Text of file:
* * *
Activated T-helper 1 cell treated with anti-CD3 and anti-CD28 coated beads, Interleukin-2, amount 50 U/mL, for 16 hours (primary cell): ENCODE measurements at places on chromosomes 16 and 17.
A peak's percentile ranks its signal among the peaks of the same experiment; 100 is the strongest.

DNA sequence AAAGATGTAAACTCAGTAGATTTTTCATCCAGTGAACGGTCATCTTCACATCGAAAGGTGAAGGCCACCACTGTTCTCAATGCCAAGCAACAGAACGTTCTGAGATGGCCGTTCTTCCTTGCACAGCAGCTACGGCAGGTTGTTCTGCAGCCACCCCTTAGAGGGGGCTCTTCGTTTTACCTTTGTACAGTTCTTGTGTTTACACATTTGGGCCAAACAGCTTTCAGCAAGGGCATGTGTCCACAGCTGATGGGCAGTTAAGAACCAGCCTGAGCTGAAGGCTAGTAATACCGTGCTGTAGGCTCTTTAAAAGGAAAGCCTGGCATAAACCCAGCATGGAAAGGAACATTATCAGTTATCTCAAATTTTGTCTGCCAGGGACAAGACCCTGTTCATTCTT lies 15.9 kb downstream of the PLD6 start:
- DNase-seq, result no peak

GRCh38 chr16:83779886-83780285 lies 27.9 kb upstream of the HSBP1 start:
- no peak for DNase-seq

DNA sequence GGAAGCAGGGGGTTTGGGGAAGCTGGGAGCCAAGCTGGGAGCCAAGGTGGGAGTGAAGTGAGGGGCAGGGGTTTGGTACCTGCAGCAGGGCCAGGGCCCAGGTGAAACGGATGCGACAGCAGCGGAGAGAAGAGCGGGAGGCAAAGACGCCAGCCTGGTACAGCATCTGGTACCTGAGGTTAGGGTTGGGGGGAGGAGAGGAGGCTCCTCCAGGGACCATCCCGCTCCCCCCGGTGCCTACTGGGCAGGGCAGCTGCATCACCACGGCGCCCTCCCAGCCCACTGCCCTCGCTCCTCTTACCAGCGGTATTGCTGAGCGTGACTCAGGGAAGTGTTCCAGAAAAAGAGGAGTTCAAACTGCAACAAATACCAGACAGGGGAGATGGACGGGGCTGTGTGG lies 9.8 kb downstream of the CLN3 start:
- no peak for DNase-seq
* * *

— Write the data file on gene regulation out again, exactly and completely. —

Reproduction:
Activated T-helper 1 cell treated with anti-CD3 and anti-CD28 coated beads, Interleukin-2, amount 50 U/mL, for 16 hours (primary cell): ENCODE measurements at places on chromosomes 16 and 17.
A peak's percentile ranks its signal among the peaks of the same experiment; 100 is the strongest.

DNA sequence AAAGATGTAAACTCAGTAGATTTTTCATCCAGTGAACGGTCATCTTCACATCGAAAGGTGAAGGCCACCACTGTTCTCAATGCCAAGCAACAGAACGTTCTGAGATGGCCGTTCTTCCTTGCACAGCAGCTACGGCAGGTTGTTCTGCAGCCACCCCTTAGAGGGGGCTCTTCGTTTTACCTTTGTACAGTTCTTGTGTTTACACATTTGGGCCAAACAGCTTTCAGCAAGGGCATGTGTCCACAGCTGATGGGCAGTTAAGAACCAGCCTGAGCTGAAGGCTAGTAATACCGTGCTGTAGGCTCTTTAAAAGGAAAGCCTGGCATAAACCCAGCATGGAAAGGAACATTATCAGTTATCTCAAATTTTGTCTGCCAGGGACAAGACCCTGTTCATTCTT lies 15.9 kb downstream of the PLD6 start:
- DNase-seq, result no peak

GRCh38 chr16:83779886-83780285 lies 27.9 kb upstream of the HSBP1 start:
- no peak for DNase-seq

DNA sequence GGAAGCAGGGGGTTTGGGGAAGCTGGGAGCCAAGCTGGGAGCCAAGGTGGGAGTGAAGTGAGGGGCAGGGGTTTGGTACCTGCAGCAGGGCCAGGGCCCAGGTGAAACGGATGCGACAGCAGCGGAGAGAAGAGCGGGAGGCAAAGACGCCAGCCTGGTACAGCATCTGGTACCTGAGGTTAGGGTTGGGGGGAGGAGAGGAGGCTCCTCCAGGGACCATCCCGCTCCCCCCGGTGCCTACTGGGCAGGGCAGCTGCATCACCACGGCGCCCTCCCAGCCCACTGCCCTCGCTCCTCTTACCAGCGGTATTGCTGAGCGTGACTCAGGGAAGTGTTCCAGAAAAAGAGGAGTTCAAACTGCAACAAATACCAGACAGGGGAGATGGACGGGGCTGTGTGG lies 9.8 kb downstream of the CLN3 start:
- no peak for DNase-seq